[Editor] Mark Dayton tries to put a positive spin on a miscalculation by his staffers that made the Democrats look bad, and desperate.
Dayton has a safe lead against his opponent, and so it comes to him to defuse the controversy being raised about the indisputable attack on the Catholic Church, which as many now suppose, is retaliation against Archbishop Nienstedt's defense of Marriage DVD Campaign.
[Minneapolis Star Tribune] With less than a week before the election, Republicans and Democrats argued Wednesday over whether a DFLer mailer had stirred anti-Catholic sentiment.
As the two sides traded accusations, Republican gubernatorial candidate Tom Emmer, DFLer Mark Dayton and the Independence Party's Tom Horner ended the day with a forum that offered one of the last chances for public debate, but yielded no major stumbles or breakthrough moments.
Earlier in the day, Republican leaders called on Dayton to denounce a DFL mailer in a legislative race that some conservatives deemed anti-Catholic.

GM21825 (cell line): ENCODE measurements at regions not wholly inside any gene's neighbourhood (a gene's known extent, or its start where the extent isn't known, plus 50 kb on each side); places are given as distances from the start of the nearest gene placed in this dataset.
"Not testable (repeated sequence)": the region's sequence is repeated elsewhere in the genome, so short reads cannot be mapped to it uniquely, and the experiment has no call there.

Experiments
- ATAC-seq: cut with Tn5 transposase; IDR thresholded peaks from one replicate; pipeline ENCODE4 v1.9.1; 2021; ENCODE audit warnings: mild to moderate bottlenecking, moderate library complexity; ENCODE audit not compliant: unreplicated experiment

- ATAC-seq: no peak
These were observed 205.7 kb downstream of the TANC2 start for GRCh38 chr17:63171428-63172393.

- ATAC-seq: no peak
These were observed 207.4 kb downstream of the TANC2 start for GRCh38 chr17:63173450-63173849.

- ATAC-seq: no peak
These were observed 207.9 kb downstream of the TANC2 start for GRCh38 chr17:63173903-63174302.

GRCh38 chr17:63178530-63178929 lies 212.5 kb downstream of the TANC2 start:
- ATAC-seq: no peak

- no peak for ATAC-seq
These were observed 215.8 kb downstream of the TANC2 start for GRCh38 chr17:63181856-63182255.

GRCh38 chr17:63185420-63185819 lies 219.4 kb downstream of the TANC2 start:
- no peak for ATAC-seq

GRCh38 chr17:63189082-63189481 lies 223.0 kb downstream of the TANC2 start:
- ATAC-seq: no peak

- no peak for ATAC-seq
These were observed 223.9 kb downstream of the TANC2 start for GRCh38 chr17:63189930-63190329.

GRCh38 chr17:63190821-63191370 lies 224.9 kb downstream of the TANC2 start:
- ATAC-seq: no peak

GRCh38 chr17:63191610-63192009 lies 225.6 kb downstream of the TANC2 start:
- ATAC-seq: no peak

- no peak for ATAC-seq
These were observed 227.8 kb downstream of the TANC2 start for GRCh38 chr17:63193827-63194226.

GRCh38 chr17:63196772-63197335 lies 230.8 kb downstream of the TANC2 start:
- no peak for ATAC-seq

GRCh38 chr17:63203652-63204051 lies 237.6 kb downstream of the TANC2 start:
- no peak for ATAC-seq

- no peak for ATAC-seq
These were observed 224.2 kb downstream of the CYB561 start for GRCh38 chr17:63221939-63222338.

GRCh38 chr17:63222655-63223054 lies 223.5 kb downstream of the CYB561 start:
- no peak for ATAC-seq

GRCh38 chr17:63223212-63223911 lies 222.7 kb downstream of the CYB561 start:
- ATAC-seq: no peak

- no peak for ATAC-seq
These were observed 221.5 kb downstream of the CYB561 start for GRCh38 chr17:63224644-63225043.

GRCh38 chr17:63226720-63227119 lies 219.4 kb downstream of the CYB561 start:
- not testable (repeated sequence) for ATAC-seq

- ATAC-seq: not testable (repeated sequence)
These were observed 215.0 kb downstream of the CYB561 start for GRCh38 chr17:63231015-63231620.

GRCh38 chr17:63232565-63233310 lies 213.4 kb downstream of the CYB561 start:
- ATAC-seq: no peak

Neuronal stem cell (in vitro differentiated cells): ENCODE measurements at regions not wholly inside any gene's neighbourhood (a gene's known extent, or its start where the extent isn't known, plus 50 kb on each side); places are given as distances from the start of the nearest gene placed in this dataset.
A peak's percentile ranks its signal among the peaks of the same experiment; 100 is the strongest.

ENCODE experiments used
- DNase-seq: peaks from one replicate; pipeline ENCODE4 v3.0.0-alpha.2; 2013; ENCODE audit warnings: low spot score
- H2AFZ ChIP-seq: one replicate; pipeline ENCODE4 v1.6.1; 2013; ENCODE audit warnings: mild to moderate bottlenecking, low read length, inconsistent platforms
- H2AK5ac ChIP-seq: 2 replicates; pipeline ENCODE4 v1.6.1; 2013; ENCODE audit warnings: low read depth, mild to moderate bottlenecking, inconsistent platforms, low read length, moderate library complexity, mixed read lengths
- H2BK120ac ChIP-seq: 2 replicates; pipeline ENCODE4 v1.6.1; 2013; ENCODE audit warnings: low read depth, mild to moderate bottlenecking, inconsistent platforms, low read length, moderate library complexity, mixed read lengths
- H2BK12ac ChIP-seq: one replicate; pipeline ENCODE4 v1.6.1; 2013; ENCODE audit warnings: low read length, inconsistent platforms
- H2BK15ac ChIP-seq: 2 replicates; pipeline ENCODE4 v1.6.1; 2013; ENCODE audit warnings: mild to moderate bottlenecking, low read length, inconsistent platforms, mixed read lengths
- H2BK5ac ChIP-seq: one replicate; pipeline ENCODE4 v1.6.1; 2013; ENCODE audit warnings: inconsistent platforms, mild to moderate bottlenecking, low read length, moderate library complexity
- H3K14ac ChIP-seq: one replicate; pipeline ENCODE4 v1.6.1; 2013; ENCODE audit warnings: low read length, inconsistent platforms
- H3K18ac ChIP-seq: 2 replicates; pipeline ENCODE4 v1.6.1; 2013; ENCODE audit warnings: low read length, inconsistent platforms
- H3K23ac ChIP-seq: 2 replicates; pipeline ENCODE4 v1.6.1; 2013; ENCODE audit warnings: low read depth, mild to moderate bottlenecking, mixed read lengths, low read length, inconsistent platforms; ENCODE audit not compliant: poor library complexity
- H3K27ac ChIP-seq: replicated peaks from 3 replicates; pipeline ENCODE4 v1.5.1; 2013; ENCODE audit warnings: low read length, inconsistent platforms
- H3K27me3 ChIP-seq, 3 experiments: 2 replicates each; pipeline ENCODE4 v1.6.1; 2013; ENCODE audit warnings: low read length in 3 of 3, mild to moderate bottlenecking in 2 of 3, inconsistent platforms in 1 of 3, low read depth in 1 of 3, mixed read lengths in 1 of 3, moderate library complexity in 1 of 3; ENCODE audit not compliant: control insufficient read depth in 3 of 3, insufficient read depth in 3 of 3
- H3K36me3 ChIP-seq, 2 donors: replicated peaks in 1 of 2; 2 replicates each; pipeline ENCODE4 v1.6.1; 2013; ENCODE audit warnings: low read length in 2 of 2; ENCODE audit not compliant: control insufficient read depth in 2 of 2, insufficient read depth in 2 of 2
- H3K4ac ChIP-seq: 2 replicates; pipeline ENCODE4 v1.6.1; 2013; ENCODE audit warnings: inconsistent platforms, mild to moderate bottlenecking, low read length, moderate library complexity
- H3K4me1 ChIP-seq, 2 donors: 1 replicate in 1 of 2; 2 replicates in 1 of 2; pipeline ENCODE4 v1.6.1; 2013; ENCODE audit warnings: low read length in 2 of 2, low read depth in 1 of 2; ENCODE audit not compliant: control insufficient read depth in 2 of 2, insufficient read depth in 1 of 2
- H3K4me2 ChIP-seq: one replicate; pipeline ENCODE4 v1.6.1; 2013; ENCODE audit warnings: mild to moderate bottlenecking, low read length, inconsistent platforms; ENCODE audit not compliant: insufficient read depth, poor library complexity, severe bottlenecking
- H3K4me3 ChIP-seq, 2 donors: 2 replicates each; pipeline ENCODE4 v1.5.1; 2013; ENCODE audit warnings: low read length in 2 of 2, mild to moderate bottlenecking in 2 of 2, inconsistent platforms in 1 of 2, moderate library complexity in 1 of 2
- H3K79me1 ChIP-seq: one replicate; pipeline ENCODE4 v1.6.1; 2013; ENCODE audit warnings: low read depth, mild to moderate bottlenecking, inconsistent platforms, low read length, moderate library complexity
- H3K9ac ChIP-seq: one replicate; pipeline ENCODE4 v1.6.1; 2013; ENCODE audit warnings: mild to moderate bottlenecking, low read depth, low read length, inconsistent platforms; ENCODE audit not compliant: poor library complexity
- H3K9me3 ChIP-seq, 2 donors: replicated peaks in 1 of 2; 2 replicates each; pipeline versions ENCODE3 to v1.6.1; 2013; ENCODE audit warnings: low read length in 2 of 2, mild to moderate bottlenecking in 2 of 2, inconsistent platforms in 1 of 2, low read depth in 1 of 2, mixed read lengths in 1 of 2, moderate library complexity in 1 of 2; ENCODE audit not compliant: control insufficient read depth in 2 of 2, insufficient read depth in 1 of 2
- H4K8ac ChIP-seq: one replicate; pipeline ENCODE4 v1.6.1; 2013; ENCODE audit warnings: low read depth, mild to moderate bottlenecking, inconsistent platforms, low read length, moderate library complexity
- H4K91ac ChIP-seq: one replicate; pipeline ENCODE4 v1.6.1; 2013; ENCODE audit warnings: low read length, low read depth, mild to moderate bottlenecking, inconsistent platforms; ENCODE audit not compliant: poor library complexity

The mailer, sent by the state DFL Party to thousands of voters in Senate District 40, which includes Burnsville and Bloomington, featured what appears to be a man in a black shirt and clerical collar carrying a black book. On his shirt is a photo-shopped button that says "Ignore the Poor." On the other side, the mailer criticizes Republican candidate Dan Hall, a minister, for remaining silent as Pawlenty imposed budget cuts. He is challenging DFL state Sen. John Doll of Burnsville.
"This is in-your-face anti-Catholicism," said state Sen. Amy Koch, R-Buffalo. "It' a new low in Minnesota."
Dayton quickly tamped down the outrage, agreeing that at least part of the mailer went too far.
"I believe the brochure's picture showing a man of the cloth is inappropriate," Dayton said in a statement. "I believe that it is inappropriate to bring religion into a campaign as this image and others do."
He added, however, that the mailer was right to point out that many leaders of the faith community have disagreed with Republican Gov. Tim Pawlenty's cuts to health care programs for low-income residents.
"The facts are that members of Minnesota's faith community have been leaders in the fight to stop Governor Pawlenty from denying health care to the poorest and sickest Minnesotans," Dayton said.